The common symptoms associated with celiac disease are diarrhea and abdominal pain and cramping.

Other symptoms can include:

Joint pain
Irritability
Muscle cramps
Tingling in the lower extremities
Depression
Anemia
Fatigue

Celiac Disease in the Elderly originally appeared on AgingCare.com.

Read more: http://www.care2.com/greenliving/celiac-disease-in-the-elderly.html#ixzz1stlTiTwt


http://www.care2.com/greenliving/celiac-disease-in-the-elderly.html?page=1

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Irritable Bowel Syndrome and Gluten Sensitivity Without Celiac Disease new
      #367471 - 05/17/12 12:13 PM

Celiac.com 05/14/2012 - Should gluten sensitivity be thought of as “celiac light,” as just one of the milder manifestation within the wider spectrum of celiac disease? Some doctors and researchers think so.

Photo: CC--Joe MabelOver the past several years, there has been increasing discussion concerning gluten sensitivity as a possible cause of irritable bowel syndrome (IBS) symptoms in patients for whom celiac disease has been excluded.

This is undoubtedly because gluten sensitivity, like IBS, is a symptom-based condition of diverse pathogenesis. As discussed, some have argued that gluten sensitivity might be best thought of as “celiac light,” representing the milder
domains of the celiac disease spectrum.

However, there are some data to suggest that a subset of patients with gluten sensitivity may actually belong to the spectrum of celiac disease.

In a recent letter to the editors of the American Journal of Gastroenterology, doctors Courtney C. Ferch and William D. Chey of the Division of Gastroenterology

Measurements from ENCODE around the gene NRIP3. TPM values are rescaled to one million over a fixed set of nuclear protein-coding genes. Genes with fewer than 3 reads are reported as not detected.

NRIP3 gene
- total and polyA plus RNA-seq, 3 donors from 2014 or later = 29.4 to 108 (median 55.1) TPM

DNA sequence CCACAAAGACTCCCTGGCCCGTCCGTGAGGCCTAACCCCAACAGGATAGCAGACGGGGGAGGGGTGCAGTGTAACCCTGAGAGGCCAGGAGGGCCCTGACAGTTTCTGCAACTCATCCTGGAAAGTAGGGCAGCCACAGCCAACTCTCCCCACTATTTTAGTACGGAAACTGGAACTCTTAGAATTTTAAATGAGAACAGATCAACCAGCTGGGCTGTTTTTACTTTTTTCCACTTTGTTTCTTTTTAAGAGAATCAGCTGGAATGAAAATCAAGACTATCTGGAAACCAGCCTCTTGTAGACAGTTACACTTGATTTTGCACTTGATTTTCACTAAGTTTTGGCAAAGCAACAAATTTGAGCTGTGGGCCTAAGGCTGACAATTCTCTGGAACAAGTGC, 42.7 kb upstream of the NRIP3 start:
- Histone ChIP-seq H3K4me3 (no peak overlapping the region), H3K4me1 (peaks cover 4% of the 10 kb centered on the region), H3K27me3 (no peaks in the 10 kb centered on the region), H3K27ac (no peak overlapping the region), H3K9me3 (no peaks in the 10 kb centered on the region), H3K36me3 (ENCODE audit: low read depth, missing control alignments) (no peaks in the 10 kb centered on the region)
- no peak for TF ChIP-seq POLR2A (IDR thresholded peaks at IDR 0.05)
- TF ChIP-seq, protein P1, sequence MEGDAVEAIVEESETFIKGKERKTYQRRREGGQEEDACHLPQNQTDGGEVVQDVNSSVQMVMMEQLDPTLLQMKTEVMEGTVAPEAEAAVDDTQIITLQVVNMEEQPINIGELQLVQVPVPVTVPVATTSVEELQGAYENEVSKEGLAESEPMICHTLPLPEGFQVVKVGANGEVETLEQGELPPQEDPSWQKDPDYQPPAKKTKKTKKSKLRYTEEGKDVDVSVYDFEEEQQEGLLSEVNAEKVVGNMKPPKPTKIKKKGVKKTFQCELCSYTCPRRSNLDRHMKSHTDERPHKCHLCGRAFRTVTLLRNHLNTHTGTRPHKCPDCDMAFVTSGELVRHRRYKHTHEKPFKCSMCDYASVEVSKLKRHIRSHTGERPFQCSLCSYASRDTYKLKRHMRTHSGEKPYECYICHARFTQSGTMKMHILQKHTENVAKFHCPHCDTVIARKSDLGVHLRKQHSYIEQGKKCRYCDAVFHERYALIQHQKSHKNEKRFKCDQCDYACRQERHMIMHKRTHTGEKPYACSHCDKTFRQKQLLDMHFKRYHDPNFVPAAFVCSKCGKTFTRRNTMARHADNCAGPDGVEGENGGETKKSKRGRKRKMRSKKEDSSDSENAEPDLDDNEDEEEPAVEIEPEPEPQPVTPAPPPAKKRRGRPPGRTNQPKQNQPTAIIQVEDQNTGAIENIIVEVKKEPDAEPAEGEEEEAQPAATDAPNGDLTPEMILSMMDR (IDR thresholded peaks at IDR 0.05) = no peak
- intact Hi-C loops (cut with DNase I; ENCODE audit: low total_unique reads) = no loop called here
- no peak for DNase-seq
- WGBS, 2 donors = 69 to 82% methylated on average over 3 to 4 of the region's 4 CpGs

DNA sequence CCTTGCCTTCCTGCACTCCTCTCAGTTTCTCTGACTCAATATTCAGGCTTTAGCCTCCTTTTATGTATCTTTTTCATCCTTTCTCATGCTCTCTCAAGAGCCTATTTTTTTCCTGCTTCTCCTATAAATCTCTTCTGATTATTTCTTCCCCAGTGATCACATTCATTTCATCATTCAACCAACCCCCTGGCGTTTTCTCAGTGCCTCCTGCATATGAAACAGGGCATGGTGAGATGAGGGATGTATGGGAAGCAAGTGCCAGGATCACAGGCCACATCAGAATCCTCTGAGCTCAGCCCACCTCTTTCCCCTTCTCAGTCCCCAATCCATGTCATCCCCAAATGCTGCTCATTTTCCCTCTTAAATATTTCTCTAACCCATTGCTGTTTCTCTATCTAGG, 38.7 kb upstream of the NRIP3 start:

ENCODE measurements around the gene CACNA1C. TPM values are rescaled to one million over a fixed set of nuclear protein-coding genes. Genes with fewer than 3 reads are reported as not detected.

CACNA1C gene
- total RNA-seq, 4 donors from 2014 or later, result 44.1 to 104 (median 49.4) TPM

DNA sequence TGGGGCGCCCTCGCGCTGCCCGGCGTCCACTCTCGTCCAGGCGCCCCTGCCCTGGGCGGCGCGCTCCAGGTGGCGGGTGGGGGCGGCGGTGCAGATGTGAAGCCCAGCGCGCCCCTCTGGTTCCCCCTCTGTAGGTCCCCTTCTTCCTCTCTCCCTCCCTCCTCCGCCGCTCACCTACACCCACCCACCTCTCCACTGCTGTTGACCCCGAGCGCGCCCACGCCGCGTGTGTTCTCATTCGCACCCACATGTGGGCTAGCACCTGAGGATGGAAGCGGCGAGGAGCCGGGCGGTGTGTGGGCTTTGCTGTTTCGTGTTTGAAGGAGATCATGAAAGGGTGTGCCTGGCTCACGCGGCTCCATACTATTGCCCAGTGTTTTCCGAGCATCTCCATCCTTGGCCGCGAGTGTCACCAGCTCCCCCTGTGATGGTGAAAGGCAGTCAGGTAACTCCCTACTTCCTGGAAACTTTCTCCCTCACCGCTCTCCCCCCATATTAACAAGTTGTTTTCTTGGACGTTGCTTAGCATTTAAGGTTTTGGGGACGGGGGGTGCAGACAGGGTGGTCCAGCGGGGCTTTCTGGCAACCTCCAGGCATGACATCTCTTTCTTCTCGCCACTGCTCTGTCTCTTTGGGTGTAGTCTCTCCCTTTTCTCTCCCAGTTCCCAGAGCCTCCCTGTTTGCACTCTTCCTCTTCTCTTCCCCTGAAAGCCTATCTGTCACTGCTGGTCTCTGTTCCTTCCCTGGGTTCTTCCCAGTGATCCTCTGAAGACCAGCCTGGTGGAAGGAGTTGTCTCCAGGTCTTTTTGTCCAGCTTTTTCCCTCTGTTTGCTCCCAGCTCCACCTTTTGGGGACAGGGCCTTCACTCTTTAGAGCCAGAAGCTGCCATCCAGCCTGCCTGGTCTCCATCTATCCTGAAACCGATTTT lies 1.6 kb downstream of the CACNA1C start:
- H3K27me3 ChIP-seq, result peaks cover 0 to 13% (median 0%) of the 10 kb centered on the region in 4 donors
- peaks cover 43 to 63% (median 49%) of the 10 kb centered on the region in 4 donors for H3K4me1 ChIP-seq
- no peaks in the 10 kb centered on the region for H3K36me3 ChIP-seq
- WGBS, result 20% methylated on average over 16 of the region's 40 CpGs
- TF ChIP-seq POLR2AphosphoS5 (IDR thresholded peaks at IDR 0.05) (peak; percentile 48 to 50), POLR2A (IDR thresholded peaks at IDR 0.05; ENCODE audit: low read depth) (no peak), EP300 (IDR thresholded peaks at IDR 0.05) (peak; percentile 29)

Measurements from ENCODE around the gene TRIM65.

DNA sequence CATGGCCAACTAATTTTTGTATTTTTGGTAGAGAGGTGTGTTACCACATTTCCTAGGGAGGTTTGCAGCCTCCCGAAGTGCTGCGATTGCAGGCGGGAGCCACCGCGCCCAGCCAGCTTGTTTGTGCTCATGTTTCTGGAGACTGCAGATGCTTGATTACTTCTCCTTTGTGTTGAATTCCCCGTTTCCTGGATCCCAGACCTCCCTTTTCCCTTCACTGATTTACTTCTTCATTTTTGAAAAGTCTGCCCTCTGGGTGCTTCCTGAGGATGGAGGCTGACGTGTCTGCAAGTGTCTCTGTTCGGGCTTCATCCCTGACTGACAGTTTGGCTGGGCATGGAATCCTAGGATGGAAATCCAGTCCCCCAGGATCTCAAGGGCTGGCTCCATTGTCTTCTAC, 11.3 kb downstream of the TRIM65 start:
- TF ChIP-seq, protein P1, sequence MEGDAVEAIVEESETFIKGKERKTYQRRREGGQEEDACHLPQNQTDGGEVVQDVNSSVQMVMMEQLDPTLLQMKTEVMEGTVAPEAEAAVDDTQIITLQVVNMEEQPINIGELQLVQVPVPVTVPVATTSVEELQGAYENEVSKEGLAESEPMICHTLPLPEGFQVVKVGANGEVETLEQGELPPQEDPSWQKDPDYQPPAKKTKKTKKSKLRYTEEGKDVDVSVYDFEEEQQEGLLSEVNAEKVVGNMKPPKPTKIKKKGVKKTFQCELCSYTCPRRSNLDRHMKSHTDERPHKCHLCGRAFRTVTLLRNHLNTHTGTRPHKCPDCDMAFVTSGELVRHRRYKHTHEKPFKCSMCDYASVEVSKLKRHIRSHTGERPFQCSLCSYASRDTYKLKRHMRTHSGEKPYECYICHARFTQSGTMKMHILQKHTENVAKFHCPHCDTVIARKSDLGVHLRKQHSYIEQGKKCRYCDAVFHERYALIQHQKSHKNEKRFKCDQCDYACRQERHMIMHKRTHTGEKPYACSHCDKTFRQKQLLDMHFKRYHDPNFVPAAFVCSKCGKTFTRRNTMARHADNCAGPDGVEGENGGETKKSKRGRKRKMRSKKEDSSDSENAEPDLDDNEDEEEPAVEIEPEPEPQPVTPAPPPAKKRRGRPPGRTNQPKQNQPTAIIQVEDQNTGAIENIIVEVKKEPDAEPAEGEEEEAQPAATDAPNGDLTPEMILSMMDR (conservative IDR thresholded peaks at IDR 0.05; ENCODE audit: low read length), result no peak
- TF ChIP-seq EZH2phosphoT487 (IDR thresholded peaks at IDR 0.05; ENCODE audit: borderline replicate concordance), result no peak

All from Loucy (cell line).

at the University of Michigan Health System in Ann Arbor, Michigan, comment at length on the latest findings regarding irritable bowel syndrome and gluten sensitivity without celiac disease.

Ferch and Chey note that gluten sensitivity is one of the most rapidly growing sectors in the food industry, with gluten-free products accounting for $1.31 billion in U.S. sales alone in 2011. Those sales are expected to exceed $1.6 billion by 2015.

Major food manufacturers such as General Mills and Betty Crocker, along with popular restaurant chains like PF Chang's and Subway are busy introducing new gluten-free options, or retooling original products into gluten-free versions.

People with gluten sensitivity typically show symptoms after eating gluten, but show no evidence of celiac disease or food allergy.

Unlike celiac disease, there are no accepted biomarkers for gluten-sensitivity. Doctors diagnose the condition mainly by looking at the connection between eating gluten and the presence adverse symptoms.

Numerous studies on gluten sensitivity suffer have included small sample size, a lack of adequate controls, a lack of blinding, and the use of non-validated outcome measures. Even with these limitations, Ferch and Chey say there are several studies worthy of further consideration.

One of the studies discussed in the Ferch and Chey was a double-blind, placebo-controlled, dietary re-challenge trial performed by Biesiekierski et al. The study sought to better understand the role of gluten ingestion in the development of gastrointestinal (GI) and non-GI symptoms in patients diagnosed with IBS.

The Biesiekierski study included a sample of 34 patients diagnosed with IBS by the Rome III criteria who had experienced symptom improvement with a gluten-free diet for 6 weeks before study enrollment. Celiac disease had been excluded in all study participants by either a negative HLADQ2/HLA-DQ8 haplotype or a normal duodenal biopsy. The study excluded patients with conditions such as cirrhosis, in&#64258;ammatory bowel disease, non-steroidal anti-in&#64258;ammatory drug ingestion, or excessive alcohol.